After the service, two descendants of Lee offered tearful apologies to a group of migrant descendants at the site where Lee met his end before a firing squad. They both spoke of the heavy weight the massacre has brought to their communities.

“I ask for you forgiveness on behalf of my ancestors, my church and my family,” said Jared Smith. “The best sermon I’ve heard on forgiveness is from this group.”

He went on to ask migrant descendants to “humanize” the perpetrators, many of whom probably had no wish to kill in cold blood and lived out their days with regret.

“I view Lee as an additional victim, in this case a just victim, of the decisions made that day and the orders given,” Smith said.

The child’s skull that was interred Saturday had been collected from the massacre site by U.S. Army soldiers under the command of Maj. James Carleton, who had been dispatched there to investigate nearly two years after the massacre. The victims had not been adequately buried and their bones were scattered in three main sites. The soldiers gathered the bones and placed them in two stone crypts they built there.

The skull wound up in what became the National Museum of Health and Medicine in Maryland, established during the Civil War to promote understanding of military medicine.

While all three descendant groups’ endorsed the return of the skull to Mountain Meadows, some relatives wanted DNA testing. Forensic analysis indicates it belonged to a child between ages 6 and 10, which narrows the possibilities to about a dozen children known to have been killed.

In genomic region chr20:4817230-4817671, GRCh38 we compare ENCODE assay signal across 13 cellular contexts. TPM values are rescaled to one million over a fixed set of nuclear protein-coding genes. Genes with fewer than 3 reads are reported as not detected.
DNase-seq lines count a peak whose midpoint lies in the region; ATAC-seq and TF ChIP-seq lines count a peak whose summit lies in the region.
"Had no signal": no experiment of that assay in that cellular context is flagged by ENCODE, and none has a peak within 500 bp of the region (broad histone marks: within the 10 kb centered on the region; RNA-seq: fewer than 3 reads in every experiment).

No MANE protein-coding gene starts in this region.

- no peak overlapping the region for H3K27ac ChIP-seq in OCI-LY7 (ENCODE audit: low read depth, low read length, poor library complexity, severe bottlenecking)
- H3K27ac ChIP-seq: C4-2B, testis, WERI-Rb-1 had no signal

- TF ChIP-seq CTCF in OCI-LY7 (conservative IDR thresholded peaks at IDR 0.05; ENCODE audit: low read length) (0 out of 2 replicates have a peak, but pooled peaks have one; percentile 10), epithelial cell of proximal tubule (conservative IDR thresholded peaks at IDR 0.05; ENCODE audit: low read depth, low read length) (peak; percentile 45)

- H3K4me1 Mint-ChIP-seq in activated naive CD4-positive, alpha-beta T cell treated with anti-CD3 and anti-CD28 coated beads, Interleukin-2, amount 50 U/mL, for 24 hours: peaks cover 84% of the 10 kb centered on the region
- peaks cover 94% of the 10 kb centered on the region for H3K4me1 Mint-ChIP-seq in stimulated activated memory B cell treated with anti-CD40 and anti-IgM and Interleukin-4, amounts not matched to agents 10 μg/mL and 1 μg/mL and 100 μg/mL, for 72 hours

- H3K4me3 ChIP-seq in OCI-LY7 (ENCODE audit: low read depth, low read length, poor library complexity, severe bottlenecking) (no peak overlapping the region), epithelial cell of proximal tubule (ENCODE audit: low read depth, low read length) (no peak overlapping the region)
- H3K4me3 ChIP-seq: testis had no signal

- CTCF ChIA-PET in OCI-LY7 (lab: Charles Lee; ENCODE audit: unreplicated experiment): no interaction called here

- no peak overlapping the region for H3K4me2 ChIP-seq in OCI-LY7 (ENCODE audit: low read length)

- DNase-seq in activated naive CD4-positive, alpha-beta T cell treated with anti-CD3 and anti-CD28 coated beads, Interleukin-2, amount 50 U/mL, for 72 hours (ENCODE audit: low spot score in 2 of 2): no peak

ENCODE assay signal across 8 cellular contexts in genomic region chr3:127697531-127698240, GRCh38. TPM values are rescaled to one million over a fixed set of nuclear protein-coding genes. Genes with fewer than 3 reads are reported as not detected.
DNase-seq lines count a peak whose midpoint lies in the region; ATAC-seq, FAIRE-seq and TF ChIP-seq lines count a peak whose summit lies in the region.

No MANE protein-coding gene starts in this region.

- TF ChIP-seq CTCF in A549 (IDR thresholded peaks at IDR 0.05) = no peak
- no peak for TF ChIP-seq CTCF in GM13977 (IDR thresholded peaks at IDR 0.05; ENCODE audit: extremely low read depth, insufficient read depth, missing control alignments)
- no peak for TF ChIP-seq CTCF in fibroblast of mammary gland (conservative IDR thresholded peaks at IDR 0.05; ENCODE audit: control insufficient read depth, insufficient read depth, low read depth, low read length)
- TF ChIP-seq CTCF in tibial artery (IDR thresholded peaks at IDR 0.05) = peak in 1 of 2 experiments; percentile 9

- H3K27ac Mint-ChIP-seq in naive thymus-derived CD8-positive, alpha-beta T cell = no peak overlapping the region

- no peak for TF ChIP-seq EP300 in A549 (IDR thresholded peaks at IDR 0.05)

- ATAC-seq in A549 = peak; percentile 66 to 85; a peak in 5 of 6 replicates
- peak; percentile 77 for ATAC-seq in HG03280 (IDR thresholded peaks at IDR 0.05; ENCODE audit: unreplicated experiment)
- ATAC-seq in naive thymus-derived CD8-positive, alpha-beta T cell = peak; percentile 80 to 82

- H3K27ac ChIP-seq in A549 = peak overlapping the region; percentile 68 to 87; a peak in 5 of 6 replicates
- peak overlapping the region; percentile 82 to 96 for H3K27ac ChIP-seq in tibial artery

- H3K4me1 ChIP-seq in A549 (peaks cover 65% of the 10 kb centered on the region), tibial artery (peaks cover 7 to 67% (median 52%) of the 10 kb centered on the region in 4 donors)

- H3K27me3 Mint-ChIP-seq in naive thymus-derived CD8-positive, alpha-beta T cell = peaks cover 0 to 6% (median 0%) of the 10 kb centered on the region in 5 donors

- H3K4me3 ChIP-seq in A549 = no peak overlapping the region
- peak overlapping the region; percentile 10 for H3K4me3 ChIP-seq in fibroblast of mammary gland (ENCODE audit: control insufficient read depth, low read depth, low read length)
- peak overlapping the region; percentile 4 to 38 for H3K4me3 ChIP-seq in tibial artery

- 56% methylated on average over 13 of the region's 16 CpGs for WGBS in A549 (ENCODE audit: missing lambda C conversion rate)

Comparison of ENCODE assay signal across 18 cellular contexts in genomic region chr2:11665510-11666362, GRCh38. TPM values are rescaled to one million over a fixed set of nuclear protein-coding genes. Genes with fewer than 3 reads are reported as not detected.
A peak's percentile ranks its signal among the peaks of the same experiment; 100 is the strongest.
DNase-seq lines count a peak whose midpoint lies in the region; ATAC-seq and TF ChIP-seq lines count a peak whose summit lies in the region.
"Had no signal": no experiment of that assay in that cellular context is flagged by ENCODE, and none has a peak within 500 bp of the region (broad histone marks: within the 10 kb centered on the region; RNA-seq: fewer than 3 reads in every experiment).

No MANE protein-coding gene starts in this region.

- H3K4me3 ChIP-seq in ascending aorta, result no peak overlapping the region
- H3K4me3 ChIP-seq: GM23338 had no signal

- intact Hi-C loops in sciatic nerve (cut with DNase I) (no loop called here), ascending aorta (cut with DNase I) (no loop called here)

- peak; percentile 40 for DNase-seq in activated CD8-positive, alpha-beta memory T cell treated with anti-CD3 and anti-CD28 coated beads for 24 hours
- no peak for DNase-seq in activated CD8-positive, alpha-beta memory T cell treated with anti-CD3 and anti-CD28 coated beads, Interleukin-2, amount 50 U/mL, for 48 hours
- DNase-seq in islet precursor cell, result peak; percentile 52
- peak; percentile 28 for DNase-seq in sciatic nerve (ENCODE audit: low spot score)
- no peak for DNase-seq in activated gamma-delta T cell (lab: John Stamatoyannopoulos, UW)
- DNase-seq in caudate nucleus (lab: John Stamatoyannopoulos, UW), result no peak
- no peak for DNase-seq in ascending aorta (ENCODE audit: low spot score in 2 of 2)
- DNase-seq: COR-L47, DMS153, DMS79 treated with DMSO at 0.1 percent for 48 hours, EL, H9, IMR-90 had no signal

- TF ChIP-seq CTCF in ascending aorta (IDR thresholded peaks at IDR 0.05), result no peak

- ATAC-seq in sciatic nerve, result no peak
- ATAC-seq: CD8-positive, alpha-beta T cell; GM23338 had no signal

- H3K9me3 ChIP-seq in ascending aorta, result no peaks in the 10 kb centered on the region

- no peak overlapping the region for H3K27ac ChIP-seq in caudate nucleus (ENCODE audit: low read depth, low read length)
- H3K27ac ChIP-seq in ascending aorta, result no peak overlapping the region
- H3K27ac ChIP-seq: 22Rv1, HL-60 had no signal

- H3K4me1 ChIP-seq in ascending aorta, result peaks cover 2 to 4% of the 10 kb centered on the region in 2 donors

Descendant Catherine Baker contends that every effort should be made to identify the remains of a murder victim. She believes the skull should be interred next to the grave of a sibling who might have survived the attack.

But the museum rejected her request in favor of returning the child’s remains to the site where his or her parents are buried. Museum officials said that DNA analysis, which would have to be compared to DNA from numerous descendants, could not conclude with much certainty whom the skull belonged to, since many of the children on the wagon train were related to each other.

The service was much like any other funeral, just without pallbearers and the precise identity of the person being buried. The funeral home director bore the child’s remains to the ceremony in a flag-draped oaken box, hewn from a tree cut in the Ozarks, while a four-piece string band performed classic Americana songs 19th-century migrants would have played on their way West, including “I Wish I Were in Dixie” and “It Is Well With My Soul.”

Descendants cast Arkansas soil into the vault at the base of the stone pyramid erected by U.S. soldiers 18 months after the massacre, which now anchors the historic landmark.

Over the strains of the Old Time Fiddlers and the blowing wind rushing up the valley, the names and ages of 21 children who perished here 160 years ago were read and recited back by the audience. Then, with “Amazing Graze” emitting from bagpipes, the tiny casket was carried to the vault, past the descendants lining the walkway.

Earlier in the day, at a St. George funeral home, a viewing was held for the remains, wrapped in a quilt bearing the names of the children. A hole left by the bullet that killed the child was plainly visible.

“To see that small child’s skull, reality comes home. It is so fitting that this child has been brought from Washington, D.C., to rest with the rest of their family and the rest of the bones it was take from,” said Kenny Hightower, a descendant of massacre victim Milum Rush. “It was taken as evidence and it has served its purpose. Now it’s time for it to be interred with the rest of its family. I’m happy to be a part of that today.”